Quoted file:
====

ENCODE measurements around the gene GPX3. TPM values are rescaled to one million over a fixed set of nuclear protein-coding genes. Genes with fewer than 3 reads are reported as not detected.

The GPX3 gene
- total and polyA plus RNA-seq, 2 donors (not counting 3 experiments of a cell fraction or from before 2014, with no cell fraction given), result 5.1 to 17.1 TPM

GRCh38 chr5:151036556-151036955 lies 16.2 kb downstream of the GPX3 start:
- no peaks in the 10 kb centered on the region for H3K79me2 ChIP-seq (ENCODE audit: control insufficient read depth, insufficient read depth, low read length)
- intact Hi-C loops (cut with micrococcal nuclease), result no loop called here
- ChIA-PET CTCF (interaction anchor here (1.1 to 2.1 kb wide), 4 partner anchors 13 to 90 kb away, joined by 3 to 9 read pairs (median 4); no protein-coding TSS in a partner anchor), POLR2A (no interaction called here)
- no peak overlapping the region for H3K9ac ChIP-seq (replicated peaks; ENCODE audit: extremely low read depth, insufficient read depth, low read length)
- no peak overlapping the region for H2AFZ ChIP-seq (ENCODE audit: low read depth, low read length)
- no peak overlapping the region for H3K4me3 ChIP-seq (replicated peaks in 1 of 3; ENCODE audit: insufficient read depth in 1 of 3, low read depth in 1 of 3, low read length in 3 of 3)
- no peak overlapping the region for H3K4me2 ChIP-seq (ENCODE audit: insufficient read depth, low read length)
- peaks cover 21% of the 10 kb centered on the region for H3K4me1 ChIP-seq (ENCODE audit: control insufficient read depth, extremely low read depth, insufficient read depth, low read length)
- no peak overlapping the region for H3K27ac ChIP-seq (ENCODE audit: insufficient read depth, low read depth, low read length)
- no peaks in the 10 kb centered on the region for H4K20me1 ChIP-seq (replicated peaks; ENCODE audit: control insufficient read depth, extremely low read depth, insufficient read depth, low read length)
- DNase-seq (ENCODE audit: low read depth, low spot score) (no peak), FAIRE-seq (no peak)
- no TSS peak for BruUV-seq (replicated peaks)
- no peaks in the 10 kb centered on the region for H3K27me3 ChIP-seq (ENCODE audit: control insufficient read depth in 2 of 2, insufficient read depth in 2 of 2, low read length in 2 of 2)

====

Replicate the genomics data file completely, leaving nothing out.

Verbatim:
ENCODE measurements around the gene GPX3. TPM values are rescaled to one million over a fixed set of nuclear protein-coding genes. Genes with fewer than 3 reads are reported as not detected.

The GPX3 gene
- total and polyA plus RNA-seq, 2 donors (not counting 3 experiments of a cell fraction or from before 2014, with no cell fraction given), result 5.1 to 17.1 TPM

GRCh38 chr5:151036556-151036955 lies 16.2 kb downstream of the GPX3 start:
- no peaks in the 10 kb centered on the region for H3K79me2 ChIP-seq (ENCODE audit: control insufficient read depth, insufficient read depth, low read length)
- intact Hi-C loops (cut with micrococcal nuclease), result no loop called here
- ChIA-PET CTCF (interaction anchor here (1.1 to 2.1 kb wide), 4 partner anchors 13 to 90 kb away, joined by 3 to 9 read pairs (median 4); no protein-coding TSS in a partner anchor), POLR2A (no interaction called here)
- no peak overlapping the region for H3K9ac ChIP-seq (replicated peaks; ENCODE audit: extremely low read depth, insufficient read depth, low read length)
- no peak overlapping the region for H2AFZ ChIP-seq (ENCODE audit: low read depth, low read length)
- no peak overlapping the region for H3K4me3 ChIP-seq (replicated peaks in 1 of 3; ENCODE audit: insufficient read depth in 1 of 3, low read depth in 1 of 3, low read length in 3 of 3)
- no peak overlapping the region for H3K4me2 ChIP-seq (ENCODE audit: insufficient read depth, low read length)
- peaks cover 21% of the 10 kb centered on the region for H3K4me1 ChIP-seq (ENCODE audit: control insufficient read depth, extremely low read depth, insufficient read depth, low read length)
- no peak overlapping the region for H3K27ac ChIP-seq (ENCODE audit: insufficient read depth, low read depth, low read length)
- no peaks in the 10 kb centered on the region for H4K20me1 ChIP-seq (replicated peaks; ENCODE audit: control insufficient read depth, extremely low read depth, insufficient read depth, low read length)
- DNase-seq (ENCODE audit: low read depth, low spot score) (no peak), FAIRE-seq (no peak)
- no TSS peak for BruUV-seq (replicated peaks)
- no peaks in the 10 kb centered on the region for H3K27me3 ChIP-seq (ENCODE audit: control insufficient read depth in 2 of 2, insufficient read depth in 2 of 2, low read length in 2 of 2)